Despite the fact that 20% of adults are now claiming that they don’t drink any alcohol and the incidence of binge drinking is declining, the nation still has a problem with alcohol. 10.8m adults in England are drinking at levels that pose some risk to their health and 1.6m have some sort of alcohol dependence.  The effects of harmful drinking doesn’t just affect the individual, it affects all of us, costing some £21bn to society made up of healthcare costs, lost productivity and alcohol related crime.[1]

So is Dry January an effective way to address the nation’s drinking problem? It taps into a number of behavioural insights. The binary decision – to drink or not to drink- is a far easier choice than reducing the number of units consumed, a currency that many people struggle to get their heads round. It also creates a social norm and peer pressure – lots of people (like you) are doing it.  

In 2015 over 2 million people went booze free for the month of January and Alcohol Concern teamed up with Public Health England to offer support via social media and online advice. [2]

However, does its popularity mean that it’s effective?  Some academics question whether people may view their month of abstinence as permission to return to their hazardous levels of drinking until the next New Year’s Day. They question whether total withdrawal, through a do-it-yourself detox, is the right approach for heavy drinkers who have a dependency on alcohol. These people need expert help and a supervised detox programme to ensure their withdrawal from alcohol is managed safely.[3]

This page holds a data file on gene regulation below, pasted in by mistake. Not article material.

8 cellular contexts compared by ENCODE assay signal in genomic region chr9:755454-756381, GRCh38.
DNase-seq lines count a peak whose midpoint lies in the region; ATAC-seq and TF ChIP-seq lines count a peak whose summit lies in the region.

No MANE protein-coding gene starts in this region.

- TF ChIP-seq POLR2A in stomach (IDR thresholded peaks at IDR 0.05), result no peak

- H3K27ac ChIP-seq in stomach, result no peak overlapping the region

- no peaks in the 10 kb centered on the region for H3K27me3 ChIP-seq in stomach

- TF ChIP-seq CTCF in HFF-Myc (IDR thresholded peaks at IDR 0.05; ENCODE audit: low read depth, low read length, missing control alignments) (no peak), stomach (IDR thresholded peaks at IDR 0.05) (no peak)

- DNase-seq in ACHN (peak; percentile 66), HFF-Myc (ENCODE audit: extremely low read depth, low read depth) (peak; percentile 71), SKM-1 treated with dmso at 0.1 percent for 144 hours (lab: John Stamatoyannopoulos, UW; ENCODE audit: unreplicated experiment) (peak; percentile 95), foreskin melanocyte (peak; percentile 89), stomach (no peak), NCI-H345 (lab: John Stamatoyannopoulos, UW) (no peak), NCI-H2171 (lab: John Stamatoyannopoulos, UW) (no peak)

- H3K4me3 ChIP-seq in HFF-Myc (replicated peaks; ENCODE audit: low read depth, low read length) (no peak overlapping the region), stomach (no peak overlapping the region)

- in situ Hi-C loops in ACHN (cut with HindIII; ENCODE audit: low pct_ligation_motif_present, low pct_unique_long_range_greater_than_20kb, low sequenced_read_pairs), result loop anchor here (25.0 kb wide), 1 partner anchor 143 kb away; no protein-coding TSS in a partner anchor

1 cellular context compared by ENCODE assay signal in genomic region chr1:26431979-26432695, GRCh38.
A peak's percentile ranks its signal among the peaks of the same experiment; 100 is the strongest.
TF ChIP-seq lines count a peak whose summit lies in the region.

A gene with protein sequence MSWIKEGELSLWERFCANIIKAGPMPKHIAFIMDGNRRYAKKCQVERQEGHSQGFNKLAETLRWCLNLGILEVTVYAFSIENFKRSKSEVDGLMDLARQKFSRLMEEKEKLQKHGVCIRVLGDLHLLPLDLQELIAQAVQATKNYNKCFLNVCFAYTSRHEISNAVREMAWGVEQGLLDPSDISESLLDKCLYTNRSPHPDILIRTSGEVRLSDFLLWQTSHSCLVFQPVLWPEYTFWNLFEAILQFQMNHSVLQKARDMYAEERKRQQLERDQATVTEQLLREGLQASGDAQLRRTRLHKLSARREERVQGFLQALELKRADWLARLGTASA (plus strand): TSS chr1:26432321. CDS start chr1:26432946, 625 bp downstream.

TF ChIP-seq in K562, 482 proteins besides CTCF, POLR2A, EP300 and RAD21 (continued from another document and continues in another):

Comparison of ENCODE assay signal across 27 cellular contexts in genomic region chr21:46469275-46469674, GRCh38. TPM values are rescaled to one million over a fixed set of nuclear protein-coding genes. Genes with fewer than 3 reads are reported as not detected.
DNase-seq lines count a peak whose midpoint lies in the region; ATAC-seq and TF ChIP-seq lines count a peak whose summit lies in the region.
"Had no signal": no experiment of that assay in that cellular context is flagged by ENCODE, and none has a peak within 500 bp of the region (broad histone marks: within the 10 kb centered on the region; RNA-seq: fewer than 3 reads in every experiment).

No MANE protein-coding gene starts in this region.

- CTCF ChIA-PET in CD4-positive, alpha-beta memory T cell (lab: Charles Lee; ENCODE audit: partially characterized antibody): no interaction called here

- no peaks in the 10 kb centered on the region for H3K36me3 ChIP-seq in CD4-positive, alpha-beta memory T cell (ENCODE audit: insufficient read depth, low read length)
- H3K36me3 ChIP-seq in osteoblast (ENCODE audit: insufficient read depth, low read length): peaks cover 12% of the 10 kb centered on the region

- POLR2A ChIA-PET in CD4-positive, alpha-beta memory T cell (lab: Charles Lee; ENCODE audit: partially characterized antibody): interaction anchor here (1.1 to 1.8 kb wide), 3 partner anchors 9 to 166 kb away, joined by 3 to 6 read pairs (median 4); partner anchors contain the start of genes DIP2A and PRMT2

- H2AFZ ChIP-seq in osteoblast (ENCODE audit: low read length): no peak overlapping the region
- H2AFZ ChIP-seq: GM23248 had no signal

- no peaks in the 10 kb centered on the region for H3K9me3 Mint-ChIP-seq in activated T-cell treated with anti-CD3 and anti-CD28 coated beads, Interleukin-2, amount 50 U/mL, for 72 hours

Responding to the first challenge:  Independent evaluation concluded that 67% of participants in Dry January 2015 claimed that they had a sustained drop in their drinking 6 months on.  They are now not only drinking less frequently and drinking less per day, but they’re also getting drunk less [4]. Whilst people aren’t always honest about their alcohol consumption, even if the true figure is a fraction of the claimed figure, this is still impressive

After completing Dry January, participants also highlighted what benefits they experienced after 31 days alcohol free
• 82% of participants felt a sense of achievement
• 79% of participants saved money
• 62% of participants had better sleep      
• 62% of participants had more energy     
• 49% of participants lost weight   

And researchers at The Royal Free Hospital showed that one month’s abstinence produced remarkable changes in things like insulin resistance and body mass index.

I wouldn’t dispute the second challenge – that Dry January isn’t the right approach for heavy, alcohol dependent drinkers.  On the other hand, the campaign is aimed at social not dependent drinkers and heavy drinkers are recommended to see their GP to get expert help.  It can’t be negative that these heavily dependent drinkers are taking a first step towards addressing their problem.

Therefore, overall I believe that Dry January is effective, with the positives far outweighing the negatives.  As well as reducing alcohol consumption on a mass scale, it also makes people more conscious of their drinking behaviours, or as Professor Kevin Fenton from Public Health England puts it, helping to reset people’s relationship with alcohol.

 

Brian Sassoon – Joint Head of Planning OgilvyOne

 

Sources:

[1] Public Health England “Health Matters” 2016

[2] Alcohol Concern

[3] British Medical Journal Jan 2016

[4] University of Sussex